With regard to the issue of Patrick's intoxication, it is undisputed that blood samples taken from Patrick some 40 minutes after the accident showed that his blood contained .12 percent blood alcohol content. Based on this undisputed finding, plaintiff contends that the court should have instructed the jury, as a matter of law, that defendant Patrick was intoxicated. Setting aside for the moment the fact that if the jury determined that Patrick was not guilty of even ordinary negligence, his intoxication would be immaterial, it is clear that plaintiff's contention in this regard is also without merit. Plaintiff's position is premised on Neb.Rev.Stat. § 39-669.07 (Reissue 1978), which plaintiff contends "indicates that a person having .10 of 1% or more by weight of alcohol in his body fluid is under the influence of alcoholic liquor." Brief for Appellant at 23. Section 39-669.07 does not so indicate, but instead provides that "[i]t shall be unlawful for any person to operate ... any motor vehicle ... when that person has ten-hundredths of one per cent or more by weight of alcohol in his body fluid ...." The trial court properly instructed the jury, pursuant to NJI 7.52:The operator of a motor vehicle is under the influence of intoxicating liquor if he has, due to the consumption of intoxicating liquor, so lost the control of his body or his mental faculties as to impair to any appreciable degree his ability to operate his motor vehicle in the manner that an ordinarily prudent and cautious man in the full possession of his faculties would operate it.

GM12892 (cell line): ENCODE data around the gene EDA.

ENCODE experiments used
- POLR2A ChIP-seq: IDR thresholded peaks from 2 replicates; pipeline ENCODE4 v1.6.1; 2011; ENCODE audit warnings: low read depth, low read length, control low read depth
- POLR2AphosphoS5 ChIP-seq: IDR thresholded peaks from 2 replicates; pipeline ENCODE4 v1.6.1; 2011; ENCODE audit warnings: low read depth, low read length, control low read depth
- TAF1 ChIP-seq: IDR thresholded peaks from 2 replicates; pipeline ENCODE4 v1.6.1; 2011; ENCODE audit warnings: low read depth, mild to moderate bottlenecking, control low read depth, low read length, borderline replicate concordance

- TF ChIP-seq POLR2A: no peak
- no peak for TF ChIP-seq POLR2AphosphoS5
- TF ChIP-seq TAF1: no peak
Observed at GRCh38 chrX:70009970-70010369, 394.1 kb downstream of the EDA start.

Plaintiff did not object to this instruction, and indeed could not have complained, *74 since the instruction properly sets out Nebraska law in that regard. There was directly conflicting evidence presented on the question of Patrick's intoxication. Some of this evidence was from persons who observed Patrick during the evening before the accident, and those persons testified that Patrick showed no sign of intoxication. Patrick himself testified that he did not feel intoxicated and had no difficulty operating his motorcycle.
Two medical doctors testified that a person having .12 percent of alcohol by weight in his body fluid would be suffering an "appreciable impairment" to that person's ability to operate a motor vehicle, and would be "intoxicated." Plaintiff would have us treat the expert opinions as conclusive in this regard. Such is not the law. The fact finder, including a jury, may accept or reject the opinions of an expert witness. See Smith v. Erftmier, 210 Neb. 486, 315 N.W.2d 445 (1982).
There was no proper basis on which the trial court could have directed a verdict in favor of plaintiff either on the basis of intoxication or of ordinary or gross negligence, and the trial court was correct in refusing to do so.
With regard to the issue of the adequacy of damages, we are faced with the situation where damages were assessed only against defendant Blacketer. As set out above, we have affirmed the jury's verdict and the court's judgment in determining that defendant Patrick is not liable to plaintiff. The issues between plaintiff and Blacketer were settled before trial by agreement of those parties. Any determination we would make as to the adequacy or inadequacy of the sum of $68,583.25 as proper damages for Christian Jones, aged 11, the only child of Marcia Jones and next surviving kin, would be advisory only. We will not undertake such a task.
The judgment of the trial court is affirmed in all respects.
BOSLAUGH, J., concurs in the result.